Sebastian Pruiti is TBJ’s newest contributor. Once a week, he’ll break down some of the smartest and dumbest plays the NBA has to offer. Enjoy…
How’s it going everyone? My name is Sebastian Pruiti and I run the blog NBA Playbook, where I take a look at the Xs and Os of the NBA game daily. The guys here at The Basketball Jones were kind enough to let me break things down on a weekly basis here in 2011 with a post that will take a look at look some of the best and worst plays of the week. We’ll call it Savvy/Shabby.
This week, we are going to take a look at a heads-up play that Tyreke Evans made, leading up to his incredible buzzer beater. On the other end of the spectrum, David Lee made a boneheaded play against the Miami Heat, allowing them to hit the game-clinching three with about four minutes left.
Savvy: Tyreke Evans’ Trap
After the Kings went for the quick two when trailing by three points, Sacramento found themselves down by one point with 22.2 seconds left. Since there are under 24 seconds left, the Kings either have to force a turnover or foul to get the basketball back. Sacramento decided that they wanted to try and get a quick steal, and if they were unable to get it, they would foul. This is where Tyreke Evans made one of the smartest plays that I have seen this year.
A new rule in the NBA allows teams to inbound the ball to players in the backcourt with under two minutes left. Here, the Grizzlies were determined to take advantage of this rule. As soon as the ball gets handed to the trigger man, Mike Conley (the man that Tyreke Evans is covering) sprints on a straight line to the backcourt to try and get open.
As Conley continues to head into the backcourt, O.J. Mayo flashes to the basketball. Despite Conley being wide open, the ball gets inbounded to Mayo along the sideline, leaving Conley standing in the backcourt.
Now, the problem with sending a player to the backcourt is that if it gets inbounded into the frontcourt, the player in the backcourt is now out of the play until he gets back in the frontcourt. This is because once the player in the front court establishes possession, he can’t throw it into the backcourt because if he does, it would be a backcourt violation. This means that Conley is no longer a factor, until he gets back across the halfcourt line.
What makes this a savvy play for Tyreke Evans is that he immediately recognizes this, notices that Conley continues to stand in the backcourt, and goes to trap the basketball. He does this knowing that the ball can’t go to the man that he is leaving.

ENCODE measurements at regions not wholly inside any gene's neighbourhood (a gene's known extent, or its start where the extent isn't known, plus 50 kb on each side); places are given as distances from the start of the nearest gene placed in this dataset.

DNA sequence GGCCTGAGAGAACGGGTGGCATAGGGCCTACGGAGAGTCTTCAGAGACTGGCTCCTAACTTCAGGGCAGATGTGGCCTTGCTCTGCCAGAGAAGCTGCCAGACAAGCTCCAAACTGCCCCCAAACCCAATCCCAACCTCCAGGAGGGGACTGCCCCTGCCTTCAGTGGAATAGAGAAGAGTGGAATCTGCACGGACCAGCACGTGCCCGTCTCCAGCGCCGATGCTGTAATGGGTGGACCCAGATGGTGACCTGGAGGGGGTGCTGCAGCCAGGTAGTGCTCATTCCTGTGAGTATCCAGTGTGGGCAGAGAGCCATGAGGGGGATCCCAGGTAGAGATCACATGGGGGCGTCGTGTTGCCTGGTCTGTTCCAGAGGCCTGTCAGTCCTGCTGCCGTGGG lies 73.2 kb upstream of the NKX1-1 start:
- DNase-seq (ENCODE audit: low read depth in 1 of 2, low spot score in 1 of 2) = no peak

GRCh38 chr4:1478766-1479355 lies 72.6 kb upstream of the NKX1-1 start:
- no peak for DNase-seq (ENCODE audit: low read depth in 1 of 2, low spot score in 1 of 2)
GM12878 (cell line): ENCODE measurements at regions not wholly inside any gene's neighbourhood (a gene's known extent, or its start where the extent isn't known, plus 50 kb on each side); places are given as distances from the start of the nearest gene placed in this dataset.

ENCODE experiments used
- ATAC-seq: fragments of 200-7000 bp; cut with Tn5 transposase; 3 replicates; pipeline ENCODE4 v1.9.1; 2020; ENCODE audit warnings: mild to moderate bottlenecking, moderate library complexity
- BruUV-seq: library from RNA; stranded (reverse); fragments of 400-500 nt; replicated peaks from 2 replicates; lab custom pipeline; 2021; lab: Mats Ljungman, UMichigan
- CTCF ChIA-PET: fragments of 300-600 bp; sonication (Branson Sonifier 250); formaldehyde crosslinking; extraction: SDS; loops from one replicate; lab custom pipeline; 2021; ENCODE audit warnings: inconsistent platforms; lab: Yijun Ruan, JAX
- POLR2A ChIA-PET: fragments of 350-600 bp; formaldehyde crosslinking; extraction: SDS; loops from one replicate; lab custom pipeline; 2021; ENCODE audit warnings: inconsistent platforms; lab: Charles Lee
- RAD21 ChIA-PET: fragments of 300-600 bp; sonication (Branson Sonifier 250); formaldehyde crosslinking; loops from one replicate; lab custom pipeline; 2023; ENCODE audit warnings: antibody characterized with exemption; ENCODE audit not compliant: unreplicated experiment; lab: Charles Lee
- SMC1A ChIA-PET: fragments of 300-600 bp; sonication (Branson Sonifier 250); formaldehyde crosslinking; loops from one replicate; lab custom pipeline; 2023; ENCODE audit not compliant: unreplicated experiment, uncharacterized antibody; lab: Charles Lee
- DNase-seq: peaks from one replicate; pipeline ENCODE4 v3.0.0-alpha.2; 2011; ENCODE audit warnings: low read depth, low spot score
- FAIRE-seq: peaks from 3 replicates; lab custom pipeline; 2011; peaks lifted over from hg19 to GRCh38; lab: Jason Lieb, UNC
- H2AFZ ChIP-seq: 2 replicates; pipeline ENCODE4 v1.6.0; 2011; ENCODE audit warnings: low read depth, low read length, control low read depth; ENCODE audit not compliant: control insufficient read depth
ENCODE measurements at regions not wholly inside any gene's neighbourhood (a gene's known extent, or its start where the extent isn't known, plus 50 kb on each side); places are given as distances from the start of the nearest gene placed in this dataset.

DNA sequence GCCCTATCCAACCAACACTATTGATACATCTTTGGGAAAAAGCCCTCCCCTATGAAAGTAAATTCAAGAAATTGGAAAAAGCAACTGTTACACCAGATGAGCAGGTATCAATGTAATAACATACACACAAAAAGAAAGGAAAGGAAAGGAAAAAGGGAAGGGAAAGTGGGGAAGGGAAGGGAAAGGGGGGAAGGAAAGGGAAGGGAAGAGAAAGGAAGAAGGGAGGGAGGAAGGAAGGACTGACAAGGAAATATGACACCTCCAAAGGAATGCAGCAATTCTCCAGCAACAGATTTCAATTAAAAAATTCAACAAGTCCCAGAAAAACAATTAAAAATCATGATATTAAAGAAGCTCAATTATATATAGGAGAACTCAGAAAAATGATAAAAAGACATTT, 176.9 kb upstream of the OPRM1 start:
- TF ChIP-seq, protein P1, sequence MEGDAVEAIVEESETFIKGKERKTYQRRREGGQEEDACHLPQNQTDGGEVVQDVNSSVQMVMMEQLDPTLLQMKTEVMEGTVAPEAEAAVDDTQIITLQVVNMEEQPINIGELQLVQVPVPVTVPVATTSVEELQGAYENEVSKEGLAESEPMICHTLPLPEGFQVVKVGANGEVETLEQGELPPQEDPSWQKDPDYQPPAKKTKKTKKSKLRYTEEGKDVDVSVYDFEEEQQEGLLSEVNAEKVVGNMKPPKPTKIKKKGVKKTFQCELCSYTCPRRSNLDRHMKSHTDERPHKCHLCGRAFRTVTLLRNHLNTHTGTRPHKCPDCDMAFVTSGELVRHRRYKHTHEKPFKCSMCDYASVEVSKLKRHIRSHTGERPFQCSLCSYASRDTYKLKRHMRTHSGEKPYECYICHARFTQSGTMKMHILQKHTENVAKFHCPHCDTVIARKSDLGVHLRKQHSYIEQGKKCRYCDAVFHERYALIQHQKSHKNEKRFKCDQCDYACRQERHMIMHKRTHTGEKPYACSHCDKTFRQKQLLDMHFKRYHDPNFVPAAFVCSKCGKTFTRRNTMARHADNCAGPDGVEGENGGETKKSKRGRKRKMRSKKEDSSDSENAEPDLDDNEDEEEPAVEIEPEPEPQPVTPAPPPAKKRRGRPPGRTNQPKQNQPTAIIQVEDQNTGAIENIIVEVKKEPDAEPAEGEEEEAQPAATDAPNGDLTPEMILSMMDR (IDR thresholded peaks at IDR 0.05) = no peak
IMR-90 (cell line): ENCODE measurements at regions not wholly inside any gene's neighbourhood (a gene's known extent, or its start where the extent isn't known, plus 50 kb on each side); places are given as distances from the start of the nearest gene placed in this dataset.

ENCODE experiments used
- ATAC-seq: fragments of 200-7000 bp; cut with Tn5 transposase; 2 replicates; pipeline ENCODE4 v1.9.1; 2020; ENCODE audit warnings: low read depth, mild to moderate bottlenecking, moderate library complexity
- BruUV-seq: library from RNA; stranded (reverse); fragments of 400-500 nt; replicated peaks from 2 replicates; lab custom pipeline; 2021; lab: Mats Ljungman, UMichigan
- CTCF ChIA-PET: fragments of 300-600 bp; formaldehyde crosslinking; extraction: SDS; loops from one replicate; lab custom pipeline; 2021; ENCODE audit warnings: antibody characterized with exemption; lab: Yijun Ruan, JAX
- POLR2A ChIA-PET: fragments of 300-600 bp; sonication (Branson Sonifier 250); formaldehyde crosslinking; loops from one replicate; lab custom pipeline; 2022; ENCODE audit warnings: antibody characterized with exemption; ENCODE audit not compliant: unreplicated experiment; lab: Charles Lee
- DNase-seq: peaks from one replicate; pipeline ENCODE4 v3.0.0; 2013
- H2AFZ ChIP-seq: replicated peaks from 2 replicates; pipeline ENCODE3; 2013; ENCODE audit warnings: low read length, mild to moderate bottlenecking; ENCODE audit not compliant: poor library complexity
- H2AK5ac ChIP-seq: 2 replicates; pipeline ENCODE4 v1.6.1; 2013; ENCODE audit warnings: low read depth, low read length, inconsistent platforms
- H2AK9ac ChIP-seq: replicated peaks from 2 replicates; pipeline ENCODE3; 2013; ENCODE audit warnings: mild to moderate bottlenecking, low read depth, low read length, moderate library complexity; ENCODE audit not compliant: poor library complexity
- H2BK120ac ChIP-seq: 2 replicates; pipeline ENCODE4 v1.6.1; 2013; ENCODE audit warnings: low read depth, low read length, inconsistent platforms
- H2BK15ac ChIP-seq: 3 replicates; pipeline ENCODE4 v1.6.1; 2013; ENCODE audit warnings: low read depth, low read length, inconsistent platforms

Evans gets there in time to trap Mayo, gets his hand on the basketball, and comes away with the steal. Here is the play in real time:
When I saw this play live, I thought this was just O.J. Mayo being loose with the basketball. Rewatching it, you realize just how smart of a play Evans makes.
Shabby: David Lee Saving The Ball Under His Own Basket
The Golden State Warriors had up to a 20-point lead against the Miami Heat, but the Heat were able to come back and take the lead in the fourth quarter. With the game still close — at this point, the Warriors trail by just four points — we saw David Lee make a play that high school players are taught not to make:
As LeBron James drives to the basket against the Golden State zone defense, the Warriors are able to get a good contest on the shot. It looks like David Lee is going to grab the rebound, but he loses control of the ball and is forced to chase it as it starts bouncing out of bounds.
This is where Lee makes his dumb play as he tries to save the ball under his own basket, something that you never do. The reason why you never do it is because when you save the ball under your own basket, your pass isn’t going to be the most accurate, and there is a good chance that it will end up in the other team’s hands. Plus, you are taking yourself out of the play and putting your defense at a disadvantage. That is exactly what happens here. Look at the Warriors defense after Lee’s save:
You have two defenders (with David Lee, the third, trying to get back on the court) trying to stop four Heat players. The result is a wide-open three for Mario Chalmers, who knocks it down, effectively clinching the game for the Heat.
As you can see, NBA players make smart plays and not so smart plays, just like everyone else. That’s the sort of thing we’ll be covering in Savvy/Shabby. Until next week.